King Midas’ gold-heavy investment portfolio wasn’t built for long-term growth, rather as an effective hedge against long-term inflation.
“The 150-year real return of gold has been plus 0.2 per cent, so it’s not a very attractive asset from a long-term perspective,” said Inigo Fraser-Jenkins, co-head of institutional solutions at AllianceBernstein, during a session at the Canadian Investment Review‘s 2022 Global Investment Conference in April. “But there can be periods when it can significantly outperform the traditional 60/40 portfolio — and the main idea is that this is an asset which can diversity against inflation.”
In a time where inflation is expected to remain above two per cent, gold’s ability to preserve its value adds to its lustre. Just how lustrous the precious metal’s market performance will be over the next decade depends on how severe inflation becomes. One reason to be drawn in by its glitter is that the debt-to-gross domestic product ratio in the world’s developed nations is at an historic high.
“We’ve got the same level of debt as at the end of World War II. Back then, it was possible to grow out of that debt situation, given much more favourable demographics the need to rebuild the global capital stock. But we don’t have those engines of growth available now. And also, I’d argue that it’s socially and politically very hard to get out of debt through austerity. That makes the relative attractiveness of inflating out of this debt, at least in part, something that may well be on policy-makers’ minds.”
While Fraser-Jenkins avoided making a firm prediction on where inflation would go in the medium term, he said the new equilibrium between upward and downward inflationary forces is likely to be significantly above pre-pandemic levels — perhaps even as high as three per cent per annum. In such an economy, gold may not be the only thing that should gild portfolios.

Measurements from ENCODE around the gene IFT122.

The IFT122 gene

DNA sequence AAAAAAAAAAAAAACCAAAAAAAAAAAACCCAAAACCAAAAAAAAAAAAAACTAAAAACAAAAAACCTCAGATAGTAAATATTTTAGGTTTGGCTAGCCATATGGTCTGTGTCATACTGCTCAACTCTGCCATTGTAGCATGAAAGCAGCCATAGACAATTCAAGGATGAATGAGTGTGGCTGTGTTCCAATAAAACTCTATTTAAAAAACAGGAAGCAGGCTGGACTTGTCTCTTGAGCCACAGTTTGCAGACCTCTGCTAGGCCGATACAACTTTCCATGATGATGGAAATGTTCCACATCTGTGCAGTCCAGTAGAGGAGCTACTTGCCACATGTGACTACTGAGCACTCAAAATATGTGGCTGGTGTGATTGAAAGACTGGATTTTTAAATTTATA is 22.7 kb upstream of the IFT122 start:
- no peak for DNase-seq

“Prior to the pandemic, I wrote a note declaring that Bitcoin and other crypto assets have no role in asset allocation. I’ve changed my view on this,” he said. “I think that we are in a new regime, a very different kind of policy environment, one where debasement risk for currencies is somewhat higher over strategic horizons. And also, there is going to be just a much greater need to find sources of diversification and sources of inflation.”
While Fraser-Jenkins conceded there hasn’t been any recent empirical evidence to suggest cryptocurrencies can serve as an effective hedge against inflation, he argued that may be well-suited to a world governed by people comfortable with inflating debt-addled economies.
“I find it difficult to make the claim that crypto could be better than gold in a portfolio in this context given the limited history of the asset. But the outlook is one that could see both as assets rise in tandem.”